Unfortunately most people don’t want to go out of their way to transition into a healthy eating lifestyle. Its not so difficult if you think about it. You don’t have to eat chicken and rice every night unless you enjoy doing that, but you cant eat an entire roll of Oreos when you get home from work, you know?
Most people view dieting like so:
1. Huge calorie restriction
2. Restricting the foods you love
3. Never giving yourself a break
Those are the three biggest diet pit falls.
A true diet is sustainable. Is something you can do for a long period of time and at the end of the day, makes you feel as if you aren’t missing out.
When people restrict their calories and the foods they love, what happens when you do decide to indulge? Do you stray from your diet entirely and binge? Do you feel a strong sense of guilt that throws you off your healthy diet forever?
I suggest rather than eliminating or restricting, you enjoy in moderation, or choose lower calorie versions of your favorite foods.
Is a flourless chocolate cake better than a regular one? Maybe not, but it beats never having chocolate cake for the rest of your life right?
Taking a controlled break from your diet will actually be good for you. It gives you a mental break, keeps you motivated, and it will actually give your metabolism a break from the restriction.
Maintenance after dieting
This is arguably the most important phase of your physique transformation journey.
Maintenance phase is simply the transition between a caloric restriction, to eating more calories on a regular basis.
To do this properly, all you would do is increase your caloric intake from your diet about 20% every 2 weeks.
This gets your body used to the new influx of calories and is one of the number 1 things you can do to prevent any post diet regain.
One of the other things you can do to make sure your successful with your maintanence phase, is to monitor your progress every single day. Preferably In the morning before you eat or drink and after you go to the bathroom.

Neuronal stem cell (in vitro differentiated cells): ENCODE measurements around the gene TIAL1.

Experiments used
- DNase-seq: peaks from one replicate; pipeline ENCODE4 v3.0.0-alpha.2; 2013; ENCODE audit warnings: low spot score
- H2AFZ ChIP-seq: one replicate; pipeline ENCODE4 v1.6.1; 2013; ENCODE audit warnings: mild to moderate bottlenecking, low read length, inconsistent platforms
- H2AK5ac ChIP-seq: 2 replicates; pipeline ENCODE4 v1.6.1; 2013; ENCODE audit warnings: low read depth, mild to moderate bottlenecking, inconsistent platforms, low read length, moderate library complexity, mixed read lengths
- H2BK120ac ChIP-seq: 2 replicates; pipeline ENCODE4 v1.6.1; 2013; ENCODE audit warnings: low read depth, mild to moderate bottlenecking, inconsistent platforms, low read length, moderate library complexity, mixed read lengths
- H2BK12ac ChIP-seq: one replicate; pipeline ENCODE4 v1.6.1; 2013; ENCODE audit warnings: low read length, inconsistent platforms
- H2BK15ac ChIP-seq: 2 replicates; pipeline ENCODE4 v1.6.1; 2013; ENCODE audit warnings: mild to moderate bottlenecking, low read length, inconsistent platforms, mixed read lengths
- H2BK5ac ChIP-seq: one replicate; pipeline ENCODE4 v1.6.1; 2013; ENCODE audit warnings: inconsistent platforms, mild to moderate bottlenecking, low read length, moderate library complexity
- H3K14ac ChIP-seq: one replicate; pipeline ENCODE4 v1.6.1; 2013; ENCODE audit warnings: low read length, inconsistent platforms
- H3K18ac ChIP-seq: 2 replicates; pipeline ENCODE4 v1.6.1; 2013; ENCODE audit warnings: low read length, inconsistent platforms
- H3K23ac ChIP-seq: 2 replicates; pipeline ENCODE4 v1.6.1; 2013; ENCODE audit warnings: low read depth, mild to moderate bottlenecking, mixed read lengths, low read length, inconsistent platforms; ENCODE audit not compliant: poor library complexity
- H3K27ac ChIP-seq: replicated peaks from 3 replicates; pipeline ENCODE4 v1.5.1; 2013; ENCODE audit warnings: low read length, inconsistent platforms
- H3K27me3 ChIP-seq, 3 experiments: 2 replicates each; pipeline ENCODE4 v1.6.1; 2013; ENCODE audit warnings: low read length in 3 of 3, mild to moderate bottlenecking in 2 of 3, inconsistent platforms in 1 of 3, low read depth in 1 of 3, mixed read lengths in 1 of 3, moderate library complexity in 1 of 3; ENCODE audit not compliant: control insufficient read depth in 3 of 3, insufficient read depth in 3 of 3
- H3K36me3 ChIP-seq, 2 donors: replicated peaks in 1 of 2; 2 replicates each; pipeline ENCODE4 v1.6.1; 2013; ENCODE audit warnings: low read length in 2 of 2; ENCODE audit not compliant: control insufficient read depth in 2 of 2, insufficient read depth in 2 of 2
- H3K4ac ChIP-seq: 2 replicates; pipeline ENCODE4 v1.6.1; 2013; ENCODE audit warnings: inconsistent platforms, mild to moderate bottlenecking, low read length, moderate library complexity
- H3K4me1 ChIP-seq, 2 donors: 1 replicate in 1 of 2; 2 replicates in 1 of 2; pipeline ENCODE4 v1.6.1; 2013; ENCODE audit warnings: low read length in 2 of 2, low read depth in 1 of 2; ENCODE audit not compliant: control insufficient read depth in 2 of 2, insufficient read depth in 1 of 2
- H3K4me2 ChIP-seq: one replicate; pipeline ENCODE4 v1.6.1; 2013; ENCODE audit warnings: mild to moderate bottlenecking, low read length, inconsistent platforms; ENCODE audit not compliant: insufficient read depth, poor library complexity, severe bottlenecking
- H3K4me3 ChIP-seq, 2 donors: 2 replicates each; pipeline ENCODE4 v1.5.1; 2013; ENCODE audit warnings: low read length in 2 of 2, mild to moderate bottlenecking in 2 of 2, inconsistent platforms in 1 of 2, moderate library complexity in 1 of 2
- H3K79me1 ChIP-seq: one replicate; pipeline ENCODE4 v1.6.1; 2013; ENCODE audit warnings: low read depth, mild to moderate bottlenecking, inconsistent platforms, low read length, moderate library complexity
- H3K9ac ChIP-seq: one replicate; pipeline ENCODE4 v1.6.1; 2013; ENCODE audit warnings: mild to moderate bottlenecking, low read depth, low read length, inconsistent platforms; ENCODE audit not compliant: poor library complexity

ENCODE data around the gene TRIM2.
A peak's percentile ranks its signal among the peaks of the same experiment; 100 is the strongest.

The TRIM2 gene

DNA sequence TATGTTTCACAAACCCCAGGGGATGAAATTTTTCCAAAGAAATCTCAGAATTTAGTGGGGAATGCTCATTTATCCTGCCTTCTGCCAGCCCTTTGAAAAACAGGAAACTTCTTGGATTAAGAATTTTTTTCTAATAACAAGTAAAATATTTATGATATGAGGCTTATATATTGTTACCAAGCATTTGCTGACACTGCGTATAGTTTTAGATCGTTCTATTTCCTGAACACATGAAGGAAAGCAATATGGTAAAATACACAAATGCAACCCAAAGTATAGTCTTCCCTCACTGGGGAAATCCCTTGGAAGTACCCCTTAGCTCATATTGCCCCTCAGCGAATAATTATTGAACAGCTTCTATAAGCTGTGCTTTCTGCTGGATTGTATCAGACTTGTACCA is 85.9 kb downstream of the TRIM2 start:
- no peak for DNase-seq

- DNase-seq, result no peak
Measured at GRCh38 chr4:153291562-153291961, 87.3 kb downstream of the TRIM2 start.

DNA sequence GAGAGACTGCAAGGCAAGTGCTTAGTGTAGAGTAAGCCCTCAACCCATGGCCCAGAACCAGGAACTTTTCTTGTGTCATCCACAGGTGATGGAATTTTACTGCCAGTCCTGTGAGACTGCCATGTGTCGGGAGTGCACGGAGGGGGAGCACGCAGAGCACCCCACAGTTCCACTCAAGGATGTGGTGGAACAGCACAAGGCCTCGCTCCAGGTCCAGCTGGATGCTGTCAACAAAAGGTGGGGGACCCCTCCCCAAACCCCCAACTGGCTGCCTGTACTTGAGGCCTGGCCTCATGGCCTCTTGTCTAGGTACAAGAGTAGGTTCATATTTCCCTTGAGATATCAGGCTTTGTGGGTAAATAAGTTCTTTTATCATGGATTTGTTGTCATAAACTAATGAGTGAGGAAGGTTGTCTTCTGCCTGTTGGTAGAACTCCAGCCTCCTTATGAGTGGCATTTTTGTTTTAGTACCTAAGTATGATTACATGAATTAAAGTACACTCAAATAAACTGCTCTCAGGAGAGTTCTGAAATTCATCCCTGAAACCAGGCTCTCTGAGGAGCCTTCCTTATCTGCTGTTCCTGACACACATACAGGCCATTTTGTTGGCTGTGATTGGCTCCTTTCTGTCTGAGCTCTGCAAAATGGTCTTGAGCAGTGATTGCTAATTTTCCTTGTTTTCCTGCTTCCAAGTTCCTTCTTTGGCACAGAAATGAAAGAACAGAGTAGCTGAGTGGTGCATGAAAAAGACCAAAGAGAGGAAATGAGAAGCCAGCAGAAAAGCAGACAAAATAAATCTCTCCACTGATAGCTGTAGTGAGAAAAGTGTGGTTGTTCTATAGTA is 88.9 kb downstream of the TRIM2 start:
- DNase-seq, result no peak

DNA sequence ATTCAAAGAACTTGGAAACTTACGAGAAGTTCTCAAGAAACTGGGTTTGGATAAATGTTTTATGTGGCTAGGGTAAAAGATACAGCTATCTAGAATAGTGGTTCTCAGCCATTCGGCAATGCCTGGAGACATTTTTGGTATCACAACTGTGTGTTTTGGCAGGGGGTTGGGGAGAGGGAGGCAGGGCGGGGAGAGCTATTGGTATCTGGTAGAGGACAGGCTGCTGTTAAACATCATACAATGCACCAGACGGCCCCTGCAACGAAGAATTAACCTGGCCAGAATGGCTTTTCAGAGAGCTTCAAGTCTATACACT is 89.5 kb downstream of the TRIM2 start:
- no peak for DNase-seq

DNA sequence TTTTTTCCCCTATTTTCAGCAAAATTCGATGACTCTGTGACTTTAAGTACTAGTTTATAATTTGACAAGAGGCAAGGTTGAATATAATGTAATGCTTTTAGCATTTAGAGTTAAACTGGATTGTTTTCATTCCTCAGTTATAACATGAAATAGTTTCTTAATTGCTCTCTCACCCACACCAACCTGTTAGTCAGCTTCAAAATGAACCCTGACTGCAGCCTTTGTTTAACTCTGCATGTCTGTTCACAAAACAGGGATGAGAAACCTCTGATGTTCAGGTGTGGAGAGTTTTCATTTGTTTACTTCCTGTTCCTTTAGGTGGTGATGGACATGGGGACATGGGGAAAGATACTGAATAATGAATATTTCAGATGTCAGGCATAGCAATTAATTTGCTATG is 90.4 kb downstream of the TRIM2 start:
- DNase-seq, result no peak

By doing this you will be able to monitor your progress and see how your body responds to certain foods and eating patterns.
To evaluate how you are doing, if your weight is going up at a steady pace of 1 pound per week, consider sticking with that as you will be much more likely to be gaining more muscle than fat. Anything more than that should signal a reduction of your calories.
Avoid post diet weight regain
Dieting is never easy in the beginning. Keeping the weight off is never easy. Now you understand, what causes post diet regain, and are armed with the knowledge to keep it off permanently.
Instead of jumping into a bulking phase or all out binge, slowly raise your calories during a maintenance phase for a few weeks before trying to put on any muscle.
If you want more information about fat loss, I recommend downloading my infographic I call the 5 secrets of fat loss a 1 page cheatsheet where I cut out all of the nonsense surrounding fat loss. Ill give you 5 steps you can take today to save you months of trial and error.
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Rosenbaum, M., & Leibel, R. L. (2010). Adaptive thermogenesis in humans. International Journal of Obesity, 34, S47-S55.